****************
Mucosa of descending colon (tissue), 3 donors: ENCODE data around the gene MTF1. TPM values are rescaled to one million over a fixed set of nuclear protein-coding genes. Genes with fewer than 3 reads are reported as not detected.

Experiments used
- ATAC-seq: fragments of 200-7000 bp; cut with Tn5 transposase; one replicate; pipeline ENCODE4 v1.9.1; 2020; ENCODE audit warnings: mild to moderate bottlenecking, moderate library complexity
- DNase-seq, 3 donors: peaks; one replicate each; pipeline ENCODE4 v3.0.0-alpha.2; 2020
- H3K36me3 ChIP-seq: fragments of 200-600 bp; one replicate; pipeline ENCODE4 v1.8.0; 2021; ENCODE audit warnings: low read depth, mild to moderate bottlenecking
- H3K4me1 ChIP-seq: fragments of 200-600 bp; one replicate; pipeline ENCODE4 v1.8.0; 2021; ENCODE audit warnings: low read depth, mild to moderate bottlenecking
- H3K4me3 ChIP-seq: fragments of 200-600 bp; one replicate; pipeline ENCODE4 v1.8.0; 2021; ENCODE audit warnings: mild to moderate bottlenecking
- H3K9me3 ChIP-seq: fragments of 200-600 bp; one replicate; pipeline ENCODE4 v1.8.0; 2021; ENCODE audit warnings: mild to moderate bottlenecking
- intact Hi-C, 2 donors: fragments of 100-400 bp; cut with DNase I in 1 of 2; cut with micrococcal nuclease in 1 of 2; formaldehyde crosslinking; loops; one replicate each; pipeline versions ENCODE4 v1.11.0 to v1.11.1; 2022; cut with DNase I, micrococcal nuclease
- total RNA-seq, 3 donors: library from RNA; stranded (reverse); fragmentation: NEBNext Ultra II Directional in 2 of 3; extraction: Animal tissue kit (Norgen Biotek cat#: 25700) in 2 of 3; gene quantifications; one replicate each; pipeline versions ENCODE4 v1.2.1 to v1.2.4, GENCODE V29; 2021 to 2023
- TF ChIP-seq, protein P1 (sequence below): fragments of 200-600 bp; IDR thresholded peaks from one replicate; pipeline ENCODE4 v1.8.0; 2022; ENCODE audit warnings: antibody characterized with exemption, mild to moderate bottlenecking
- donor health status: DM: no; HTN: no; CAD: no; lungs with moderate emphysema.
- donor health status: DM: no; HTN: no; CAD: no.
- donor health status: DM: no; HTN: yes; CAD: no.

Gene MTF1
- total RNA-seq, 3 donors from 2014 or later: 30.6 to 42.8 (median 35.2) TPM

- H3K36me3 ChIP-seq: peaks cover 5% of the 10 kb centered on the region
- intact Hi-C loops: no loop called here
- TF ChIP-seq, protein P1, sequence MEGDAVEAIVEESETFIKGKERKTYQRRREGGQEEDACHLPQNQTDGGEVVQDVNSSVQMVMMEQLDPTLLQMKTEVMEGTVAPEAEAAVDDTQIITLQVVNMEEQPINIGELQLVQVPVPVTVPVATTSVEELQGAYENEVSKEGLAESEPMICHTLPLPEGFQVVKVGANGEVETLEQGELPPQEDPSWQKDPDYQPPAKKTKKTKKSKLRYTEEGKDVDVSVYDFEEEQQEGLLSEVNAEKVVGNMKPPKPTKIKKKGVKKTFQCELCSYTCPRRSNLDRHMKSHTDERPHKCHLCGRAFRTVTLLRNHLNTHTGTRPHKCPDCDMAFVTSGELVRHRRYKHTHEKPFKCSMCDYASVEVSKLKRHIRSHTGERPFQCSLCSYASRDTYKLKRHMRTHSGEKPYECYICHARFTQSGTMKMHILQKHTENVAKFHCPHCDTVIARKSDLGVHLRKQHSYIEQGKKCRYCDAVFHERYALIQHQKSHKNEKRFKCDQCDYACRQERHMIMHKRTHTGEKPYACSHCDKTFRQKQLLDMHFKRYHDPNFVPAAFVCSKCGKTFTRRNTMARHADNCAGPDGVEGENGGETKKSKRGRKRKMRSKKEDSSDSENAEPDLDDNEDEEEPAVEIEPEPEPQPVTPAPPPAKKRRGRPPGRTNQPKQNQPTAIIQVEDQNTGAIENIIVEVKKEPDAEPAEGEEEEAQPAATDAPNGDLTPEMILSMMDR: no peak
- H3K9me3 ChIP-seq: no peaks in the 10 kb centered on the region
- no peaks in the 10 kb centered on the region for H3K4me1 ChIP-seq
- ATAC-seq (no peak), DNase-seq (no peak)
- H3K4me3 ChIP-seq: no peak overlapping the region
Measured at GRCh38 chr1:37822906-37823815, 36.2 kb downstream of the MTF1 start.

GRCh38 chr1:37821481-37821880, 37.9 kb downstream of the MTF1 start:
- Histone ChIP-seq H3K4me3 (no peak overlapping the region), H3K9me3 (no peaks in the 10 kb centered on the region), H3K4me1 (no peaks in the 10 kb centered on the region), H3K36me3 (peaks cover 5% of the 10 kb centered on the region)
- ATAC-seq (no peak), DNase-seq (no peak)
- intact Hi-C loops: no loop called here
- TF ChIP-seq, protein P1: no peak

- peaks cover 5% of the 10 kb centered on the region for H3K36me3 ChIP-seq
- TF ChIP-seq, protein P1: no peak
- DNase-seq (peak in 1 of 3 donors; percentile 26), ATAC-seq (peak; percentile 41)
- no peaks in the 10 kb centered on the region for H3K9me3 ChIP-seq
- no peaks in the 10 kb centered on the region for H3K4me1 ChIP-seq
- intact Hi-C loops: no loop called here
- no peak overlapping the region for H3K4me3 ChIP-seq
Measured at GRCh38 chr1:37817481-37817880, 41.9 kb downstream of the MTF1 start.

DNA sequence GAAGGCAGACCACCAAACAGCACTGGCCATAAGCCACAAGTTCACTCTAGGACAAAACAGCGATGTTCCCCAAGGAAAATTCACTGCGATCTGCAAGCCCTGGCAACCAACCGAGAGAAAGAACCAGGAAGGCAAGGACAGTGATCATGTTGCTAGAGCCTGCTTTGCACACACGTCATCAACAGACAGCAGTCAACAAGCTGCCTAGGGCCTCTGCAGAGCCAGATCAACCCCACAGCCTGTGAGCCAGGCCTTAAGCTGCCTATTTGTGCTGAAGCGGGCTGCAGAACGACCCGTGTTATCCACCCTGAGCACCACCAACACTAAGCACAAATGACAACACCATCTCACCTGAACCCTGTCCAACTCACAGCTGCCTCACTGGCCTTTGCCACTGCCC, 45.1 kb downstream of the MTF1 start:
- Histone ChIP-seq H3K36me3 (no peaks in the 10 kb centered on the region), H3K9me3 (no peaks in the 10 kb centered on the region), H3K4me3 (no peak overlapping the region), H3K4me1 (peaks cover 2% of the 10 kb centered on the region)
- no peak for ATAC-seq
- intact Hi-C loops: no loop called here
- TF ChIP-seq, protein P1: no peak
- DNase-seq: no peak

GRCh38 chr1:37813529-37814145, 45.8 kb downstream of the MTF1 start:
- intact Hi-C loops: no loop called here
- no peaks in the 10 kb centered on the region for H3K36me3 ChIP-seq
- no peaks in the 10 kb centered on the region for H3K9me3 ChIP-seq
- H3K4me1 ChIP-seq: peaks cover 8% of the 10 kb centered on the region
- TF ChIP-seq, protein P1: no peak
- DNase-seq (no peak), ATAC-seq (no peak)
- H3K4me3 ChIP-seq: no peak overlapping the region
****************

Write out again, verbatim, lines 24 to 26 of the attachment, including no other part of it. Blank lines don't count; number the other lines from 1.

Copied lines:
Measured at GRCh38 chr1:37822906-37823815, 36.2 kb downstream of the MTF1 start.

GRCh38 chr1:37821481-37821880, 37.9 kb downstream of the MTF1 start:
- Histone ChIP-seq H3K4me3 (no peak overlapping the region), H3K9me3 (no peaks in the 10 kb centered on the region), H3K4me1 (no peaks in the 10 kb centered on the region), H3K36me3 (peaks cover 5% of the 10 kb centered on the region)